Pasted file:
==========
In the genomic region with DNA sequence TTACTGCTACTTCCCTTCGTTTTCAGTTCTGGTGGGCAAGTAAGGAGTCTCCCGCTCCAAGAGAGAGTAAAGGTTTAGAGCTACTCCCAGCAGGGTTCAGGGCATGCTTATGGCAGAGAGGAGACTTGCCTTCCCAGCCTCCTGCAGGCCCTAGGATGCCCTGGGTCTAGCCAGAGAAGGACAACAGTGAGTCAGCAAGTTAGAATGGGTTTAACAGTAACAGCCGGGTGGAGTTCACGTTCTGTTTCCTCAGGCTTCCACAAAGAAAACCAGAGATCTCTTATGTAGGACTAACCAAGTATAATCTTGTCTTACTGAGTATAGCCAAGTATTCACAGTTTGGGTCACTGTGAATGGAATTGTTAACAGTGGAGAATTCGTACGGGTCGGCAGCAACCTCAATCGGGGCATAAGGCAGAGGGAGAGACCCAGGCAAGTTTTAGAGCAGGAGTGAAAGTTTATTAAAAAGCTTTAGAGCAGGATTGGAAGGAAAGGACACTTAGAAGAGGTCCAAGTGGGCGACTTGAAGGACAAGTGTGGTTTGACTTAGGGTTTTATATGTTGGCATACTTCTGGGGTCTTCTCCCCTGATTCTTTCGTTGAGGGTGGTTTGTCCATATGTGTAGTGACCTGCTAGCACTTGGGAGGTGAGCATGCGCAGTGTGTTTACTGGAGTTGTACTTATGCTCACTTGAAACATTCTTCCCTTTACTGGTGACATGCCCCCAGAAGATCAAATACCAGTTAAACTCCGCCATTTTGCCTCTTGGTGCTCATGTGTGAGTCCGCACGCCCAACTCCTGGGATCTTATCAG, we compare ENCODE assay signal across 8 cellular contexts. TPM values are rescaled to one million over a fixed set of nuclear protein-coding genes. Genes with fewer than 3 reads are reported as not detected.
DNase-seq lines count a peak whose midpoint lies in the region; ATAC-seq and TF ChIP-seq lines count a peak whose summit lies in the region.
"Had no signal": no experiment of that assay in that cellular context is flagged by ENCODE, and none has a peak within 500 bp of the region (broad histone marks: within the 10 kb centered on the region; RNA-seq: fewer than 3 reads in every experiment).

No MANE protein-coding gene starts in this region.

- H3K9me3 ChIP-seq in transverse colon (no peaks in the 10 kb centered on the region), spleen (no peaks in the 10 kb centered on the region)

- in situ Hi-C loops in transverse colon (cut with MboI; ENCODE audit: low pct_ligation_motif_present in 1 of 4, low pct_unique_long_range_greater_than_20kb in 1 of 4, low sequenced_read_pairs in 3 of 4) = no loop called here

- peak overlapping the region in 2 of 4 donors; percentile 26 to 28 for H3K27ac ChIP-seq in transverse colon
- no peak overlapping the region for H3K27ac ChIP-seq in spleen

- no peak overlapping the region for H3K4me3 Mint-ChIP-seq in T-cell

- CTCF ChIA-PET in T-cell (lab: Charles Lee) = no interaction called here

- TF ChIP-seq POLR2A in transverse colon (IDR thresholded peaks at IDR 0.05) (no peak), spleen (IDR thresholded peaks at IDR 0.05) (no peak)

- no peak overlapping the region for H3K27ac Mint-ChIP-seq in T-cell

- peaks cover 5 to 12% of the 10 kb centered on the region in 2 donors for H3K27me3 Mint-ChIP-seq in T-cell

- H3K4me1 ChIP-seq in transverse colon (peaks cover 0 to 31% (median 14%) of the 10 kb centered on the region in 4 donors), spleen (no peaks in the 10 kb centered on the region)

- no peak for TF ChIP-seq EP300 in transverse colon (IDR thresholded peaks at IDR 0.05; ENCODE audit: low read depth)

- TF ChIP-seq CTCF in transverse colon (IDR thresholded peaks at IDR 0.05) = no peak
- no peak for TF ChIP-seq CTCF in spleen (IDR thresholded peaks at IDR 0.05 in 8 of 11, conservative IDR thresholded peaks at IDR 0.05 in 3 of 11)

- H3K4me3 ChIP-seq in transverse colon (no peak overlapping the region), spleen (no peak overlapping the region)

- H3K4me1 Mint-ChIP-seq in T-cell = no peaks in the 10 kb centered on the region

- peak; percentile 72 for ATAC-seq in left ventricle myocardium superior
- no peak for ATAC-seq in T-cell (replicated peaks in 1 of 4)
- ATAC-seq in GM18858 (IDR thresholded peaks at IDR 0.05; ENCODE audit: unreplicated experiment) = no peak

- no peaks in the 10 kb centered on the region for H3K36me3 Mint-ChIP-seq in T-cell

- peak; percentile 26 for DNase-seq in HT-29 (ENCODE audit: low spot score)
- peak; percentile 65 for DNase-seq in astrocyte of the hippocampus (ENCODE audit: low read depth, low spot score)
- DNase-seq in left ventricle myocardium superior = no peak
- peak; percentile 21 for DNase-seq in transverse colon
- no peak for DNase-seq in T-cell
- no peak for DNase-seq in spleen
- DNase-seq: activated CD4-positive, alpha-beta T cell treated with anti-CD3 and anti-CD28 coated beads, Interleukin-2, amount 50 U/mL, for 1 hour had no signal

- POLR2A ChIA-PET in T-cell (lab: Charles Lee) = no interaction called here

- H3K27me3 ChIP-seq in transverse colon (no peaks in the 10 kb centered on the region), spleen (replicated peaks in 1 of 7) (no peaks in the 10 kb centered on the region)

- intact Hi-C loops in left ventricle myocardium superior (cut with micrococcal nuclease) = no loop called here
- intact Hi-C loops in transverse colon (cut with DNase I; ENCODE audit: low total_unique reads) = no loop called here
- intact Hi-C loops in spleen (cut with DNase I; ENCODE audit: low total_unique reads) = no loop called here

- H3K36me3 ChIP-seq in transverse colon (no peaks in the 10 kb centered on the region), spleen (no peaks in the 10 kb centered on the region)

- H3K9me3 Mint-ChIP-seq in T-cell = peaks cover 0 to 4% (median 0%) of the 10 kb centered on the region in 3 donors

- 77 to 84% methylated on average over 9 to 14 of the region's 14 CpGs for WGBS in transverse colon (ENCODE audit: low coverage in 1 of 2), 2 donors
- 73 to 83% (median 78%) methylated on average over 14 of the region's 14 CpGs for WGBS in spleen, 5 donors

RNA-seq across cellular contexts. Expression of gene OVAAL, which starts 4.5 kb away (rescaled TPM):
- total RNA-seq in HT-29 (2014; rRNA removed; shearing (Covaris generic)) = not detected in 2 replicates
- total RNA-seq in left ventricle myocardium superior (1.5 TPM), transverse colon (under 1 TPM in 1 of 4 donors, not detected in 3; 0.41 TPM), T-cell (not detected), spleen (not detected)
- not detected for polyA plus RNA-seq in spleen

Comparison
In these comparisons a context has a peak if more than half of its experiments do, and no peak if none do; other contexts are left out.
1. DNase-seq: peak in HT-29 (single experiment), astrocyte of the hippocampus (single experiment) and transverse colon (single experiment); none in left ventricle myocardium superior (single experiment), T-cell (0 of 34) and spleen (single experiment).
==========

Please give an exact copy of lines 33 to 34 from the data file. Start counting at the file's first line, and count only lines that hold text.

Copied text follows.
- intact Hi-C loops in left ventricle myocardium superior (cut with micrococcal nuclease) = no loop called here
- intact Hi-C loops in transverse colon (cut with DNase I; ENCODE audit: low total_unique reads) = no loop called here